I'm not in a position to question how anyone else uses their time and talent, but some of what goes on at amazon.com highlights the lengths to which people will go to stand out on our crowded little world.
First, there's the top reviewer, Harriet Klausner, whose reviews number in the mind-boggling five digits. After skimming some of HK's reviews, I noticed that:
• She reads a lot of genre fiction that neither a typical book lover nor a member of the literati would be interested in.
• Her reviews are formulaic and and are not truly reviews. Generally, there are two paragraphs of plot summary, which some claim is incorrect in many cases, and one paragraph of what the book does well or other simplified commentary.
• It probably takes her 15-20 minutes to bang each of them out; it probably takes her longer than that to submit them to all the Web sites in which she participates.
• For a librarian and a reader, HK's spelling and grammar seem remarkably bad. Some reviews that I read bordered on nonsensical due to poorly written and unedited run-on sentences.
• Many of HK's reviews have garnered a large number of "not helpful" votes, partly because, like anyone else at the top, she has detractors who look for her reviews for the purpose of voting against them. It's fair to say, however, that the reviews I read are not helpful; they are more like publishers' promotional blurbs than critical commentary.
• She averages 6 helpful votes per review.
Another top reviewer, Grady Harp, writes what seem to be reasonably helpful reviews. GH’s reviews, however, are notorious for generating dozens of positive votes in very short periods of time; several of his recent reviews picked up 60+ positive votes within a day or two of posting. The general idea is that Grady has a network of supporters who vote immediately whenever he posts a review, making his reviews seem more popular than they actually are and launching him into his status as a top reviewer.
HK and GH each have found a way to be a star of much notoriety and little merit, mass producing reviews and votes so they will be noticed by a world whose attention span is short, scattered, and fickle. To some extent it works; HK has been interviewed by reporters who don't have the courage to point out that her reviews seem to be less about being helpful and more about maintaining her status. In no less than TIME magazine Lev Grossman gushed:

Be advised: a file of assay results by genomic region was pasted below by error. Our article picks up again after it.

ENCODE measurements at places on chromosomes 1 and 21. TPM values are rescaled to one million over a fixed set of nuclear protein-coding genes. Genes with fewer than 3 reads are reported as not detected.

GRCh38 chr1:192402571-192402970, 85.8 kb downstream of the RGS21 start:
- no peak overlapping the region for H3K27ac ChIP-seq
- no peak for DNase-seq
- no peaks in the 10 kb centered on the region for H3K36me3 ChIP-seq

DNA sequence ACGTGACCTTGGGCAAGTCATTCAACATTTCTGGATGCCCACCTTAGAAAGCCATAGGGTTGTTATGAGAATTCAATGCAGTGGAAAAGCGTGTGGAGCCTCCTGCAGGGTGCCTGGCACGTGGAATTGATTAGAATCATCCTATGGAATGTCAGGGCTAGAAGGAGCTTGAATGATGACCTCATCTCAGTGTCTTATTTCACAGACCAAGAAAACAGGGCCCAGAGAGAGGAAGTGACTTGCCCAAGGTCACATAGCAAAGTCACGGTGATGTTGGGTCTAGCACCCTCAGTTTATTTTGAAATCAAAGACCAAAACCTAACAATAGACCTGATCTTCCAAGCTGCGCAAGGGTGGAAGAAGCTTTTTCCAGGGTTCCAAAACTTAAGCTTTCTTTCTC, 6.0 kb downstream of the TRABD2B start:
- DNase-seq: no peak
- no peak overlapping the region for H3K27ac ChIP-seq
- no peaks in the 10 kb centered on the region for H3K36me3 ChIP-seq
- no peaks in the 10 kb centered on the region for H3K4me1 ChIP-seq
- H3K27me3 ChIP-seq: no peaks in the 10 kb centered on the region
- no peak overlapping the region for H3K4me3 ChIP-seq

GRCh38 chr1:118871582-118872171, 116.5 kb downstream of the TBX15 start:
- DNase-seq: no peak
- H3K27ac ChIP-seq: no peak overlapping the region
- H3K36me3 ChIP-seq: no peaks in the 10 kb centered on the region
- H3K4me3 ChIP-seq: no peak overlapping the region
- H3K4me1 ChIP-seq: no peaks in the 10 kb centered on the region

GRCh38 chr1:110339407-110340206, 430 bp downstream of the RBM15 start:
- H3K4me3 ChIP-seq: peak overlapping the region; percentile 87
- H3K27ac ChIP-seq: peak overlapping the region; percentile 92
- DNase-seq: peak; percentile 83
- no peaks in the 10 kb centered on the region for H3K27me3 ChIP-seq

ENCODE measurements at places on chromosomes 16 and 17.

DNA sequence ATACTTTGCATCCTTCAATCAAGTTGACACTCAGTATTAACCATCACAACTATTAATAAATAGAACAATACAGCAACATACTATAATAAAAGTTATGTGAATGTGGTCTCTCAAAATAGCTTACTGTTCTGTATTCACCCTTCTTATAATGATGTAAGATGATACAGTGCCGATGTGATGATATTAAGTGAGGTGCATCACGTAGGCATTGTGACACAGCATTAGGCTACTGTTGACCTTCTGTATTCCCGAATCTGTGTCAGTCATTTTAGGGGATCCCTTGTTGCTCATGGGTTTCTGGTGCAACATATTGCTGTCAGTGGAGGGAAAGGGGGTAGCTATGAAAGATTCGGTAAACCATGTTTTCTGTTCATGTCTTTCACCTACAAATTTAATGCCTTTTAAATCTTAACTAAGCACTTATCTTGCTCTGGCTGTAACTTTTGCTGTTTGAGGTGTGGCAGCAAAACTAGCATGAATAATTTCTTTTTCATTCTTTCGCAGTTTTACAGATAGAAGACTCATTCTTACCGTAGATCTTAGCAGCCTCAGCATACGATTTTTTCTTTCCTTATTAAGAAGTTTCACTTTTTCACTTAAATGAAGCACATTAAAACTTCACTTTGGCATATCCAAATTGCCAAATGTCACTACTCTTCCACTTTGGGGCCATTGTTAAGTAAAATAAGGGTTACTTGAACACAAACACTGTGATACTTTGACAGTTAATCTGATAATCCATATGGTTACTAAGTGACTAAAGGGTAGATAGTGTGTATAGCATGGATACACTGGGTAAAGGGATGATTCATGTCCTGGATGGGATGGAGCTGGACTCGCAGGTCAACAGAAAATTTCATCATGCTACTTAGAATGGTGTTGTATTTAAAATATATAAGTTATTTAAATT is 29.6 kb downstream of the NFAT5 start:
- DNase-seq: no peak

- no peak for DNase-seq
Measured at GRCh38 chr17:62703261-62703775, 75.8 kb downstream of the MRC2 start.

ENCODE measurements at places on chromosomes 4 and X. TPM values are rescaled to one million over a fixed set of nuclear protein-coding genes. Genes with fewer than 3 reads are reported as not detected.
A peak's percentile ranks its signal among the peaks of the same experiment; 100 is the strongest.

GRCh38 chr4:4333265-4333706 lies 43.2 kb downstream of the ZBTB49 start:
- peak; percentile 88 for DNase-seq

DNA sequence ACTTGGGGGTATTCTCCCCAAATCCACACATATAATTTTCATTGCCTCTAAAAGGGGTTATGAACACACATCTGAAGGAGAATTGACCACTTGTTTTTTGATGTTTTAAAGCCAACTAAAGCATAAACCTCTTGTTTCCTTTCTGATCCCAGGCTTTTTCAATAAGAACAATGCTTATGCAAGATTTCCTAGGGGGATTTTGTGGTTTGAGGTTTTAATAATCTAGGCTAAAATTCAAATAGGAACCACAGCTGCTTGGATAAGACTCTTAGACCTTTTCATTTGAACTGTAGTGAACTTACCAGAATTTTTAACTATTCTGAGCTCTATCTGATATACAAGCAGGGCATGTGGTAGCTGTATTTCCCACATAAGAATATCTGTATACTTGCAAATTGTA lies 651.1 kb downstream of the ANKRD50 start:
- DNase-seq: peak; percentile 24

Without the web, Harriet Klausner would be just an ordinary human being with an extraordinary talent. Instead she is one of the world's most prolific and influential book reviewers. . . . Klausner is part of a quiet revolution in the way American taste gets made. The influence of newspaper and magazine critics is on the wane. People don't care to be lectured by professionals on what they should read or listen to or see. They're increasingly likely to pay attention to amateur online reviewers, bloggers and Amazon critics like Klausner. Online critics have a kind of just-plain-folks authenticity that the professionals just can't match. They're not fancy. They don't have an agenda. They just read for fun, the way you do. Publishers treat Klausner as a pro, sending her free books—50 a week—in hopes of getting her attention. . . . Like any other good critic, Klausner has her share of enemies. "Harriet, please get a life," someone begged her on a message board, "and leave us poor Amazon customers alone."
I found this fascinating. HK's only extraordinary talent appears to be speed reading, which she shares with millions. It is certainly neither writing nor criticism. How "influential" is she? Not very, judging by the number of votes her reviews get, positive and negative. While Grossman classes her as an authentic "amateur," he follows up by saying publishers treat her like a "pro." Surely that negates some of the "authenticity." Finally, he attributes any enmity to HK's status as a "good critic," which is highly debatable from both objective and subjective perspectives. I'm not a "Harriet-hater," as these enemies are known. I simply don't think she has any special talents or that she is a good reviewer, amateur or professional.
I started to write reviews for several reasons: (1) to improve my critical thinking and writing skills, (2) to help me remember more about the books I've read (I'm both a slow reader and a forgetful person), and (3) to provide what I hope is balanced commentary for people interested in the same types of books I am.
I admit that I enjoy getting positive votes from strangers and that I'm disappointed when a review I'm proud of, for example, my commentary on Ethan Frome by Edith Wharton, is deemed "unhelpful." I recognize that this may reflect disagreement rather than degree of helpfulness, but it is discouraging nonetheless.
That said, I've never thought of reviewing as a competitive sport or other reviewers as competitors.
If I have intrigued someone about a relatively obscure novel like In a Dark Wood Wandering by Hella S. Haasse, made someone think a little more critically about Henry Miller, steered someone away from the muddy and muddled feminism of Naomi Wolf, interested someone in finding out more about Zitkala-Sa or the Trail of Tears, or helped someone to enjoy 100 Hair-Raising Little Horror Stories, then I have accomplished much of what I set out to do. I will leave HK to churn out dozens of reviews a month and GH to savor his dozens of positive votes a day.
I suppose this means I can’t expect TIME magazine to call. Newsweek, perhaps?
Postscript: According to Wikipedia, "In 2007, [Harriet Klausner] was named by TIME magazine as one of the 15 of the 'Web generation’s movers and shakers.'" What a sad comment on the state of journalism. Shame on TIME.